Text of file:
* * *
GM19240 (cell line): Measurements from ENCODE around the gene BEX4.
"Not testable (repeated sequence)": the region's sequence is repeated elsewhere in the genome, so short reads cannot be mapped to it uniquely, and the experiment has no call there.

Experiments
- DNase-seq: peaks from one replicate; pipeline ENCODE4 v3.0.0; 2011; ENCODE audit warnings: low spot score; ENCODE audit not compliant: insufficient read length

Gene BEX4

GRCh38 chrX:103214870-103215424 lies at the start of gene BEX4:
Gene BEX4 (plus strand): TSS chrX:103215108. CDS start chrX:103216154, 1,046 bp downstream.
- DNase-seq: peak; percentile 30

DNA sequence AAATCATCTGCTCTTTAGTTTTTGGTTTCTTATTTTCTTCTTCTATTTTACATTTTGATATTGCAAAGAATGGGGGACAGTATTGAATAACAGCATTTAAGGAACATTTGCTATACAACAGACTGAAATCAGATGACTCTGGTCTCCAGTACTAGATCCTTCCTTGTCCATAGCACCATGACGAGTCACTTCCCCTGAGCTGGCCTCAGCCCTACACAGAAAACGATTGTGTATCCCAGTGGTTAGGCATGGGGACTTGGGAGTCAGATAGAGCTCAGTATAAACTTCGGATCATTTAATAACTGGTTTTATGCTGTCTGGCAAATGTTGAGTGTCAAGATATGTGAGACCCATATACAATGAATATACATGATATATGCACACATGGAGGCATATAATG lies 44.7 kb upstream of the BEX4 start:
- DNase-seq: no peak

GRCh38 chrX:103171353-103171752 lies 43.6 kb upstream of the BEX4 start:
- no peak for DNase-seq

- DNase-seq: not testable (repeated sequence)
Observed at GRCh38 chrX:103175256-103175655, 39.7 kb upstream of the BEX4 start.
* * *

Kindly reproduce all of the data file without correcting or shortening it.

GM19240 (cell line): Measurements from ENCODE around the gene BEX4.
"Not testable (repeated sequence)": the region's sequence is repeated elsewhere in the genome, so short reads cannot be mapped to it uniquely, and the experiment has no call there.

Experiments
- DNase-seq: peaks from one replicate; pipeline ENCODE4 v3.0.0; 2011; ENCODE audit warnings: low spot score; ENCODE audit not compliant: insufficient read length

Gene BEX4

GRCh38 chrX:103214870-103215424 lies at the start of gene BEX4:
Gene BEX4 (plus strand): TSS chrX:103215108. CDS start chrX:103216154, 1,046 bp downstream.
- DNase-seq: peak; percentile 30

DNA sequence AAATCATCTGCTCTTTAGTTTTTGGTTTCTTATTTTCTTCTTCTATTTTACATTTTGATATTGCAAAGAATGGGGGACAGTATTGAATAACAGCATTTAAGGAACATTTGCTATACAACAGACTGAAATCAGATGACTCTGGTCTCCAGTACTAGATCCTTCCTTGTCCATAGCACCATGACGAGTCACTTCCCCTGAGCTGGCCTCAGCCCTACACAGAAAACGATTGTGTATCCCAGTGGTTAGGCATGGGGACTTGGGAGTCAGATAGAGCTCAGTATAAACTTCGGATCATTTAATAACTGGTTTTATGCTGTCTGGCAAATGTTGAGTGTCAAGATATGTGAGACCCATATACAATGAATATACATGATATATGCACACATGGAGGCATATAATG lies 44.7 kb upstream of the BEX4 start:
- DNase-seq: no peak

GRCh38 chrX:103171353-103171752 lies 43.6 kb upstream of the BEX4 start:
- no peak for DNase-seq

- DNase-seq: not testable (repeated sequence)
Observed at GRCh38 chrX:103175256-103175655, 39.7 kb upstream of the BEX4 start.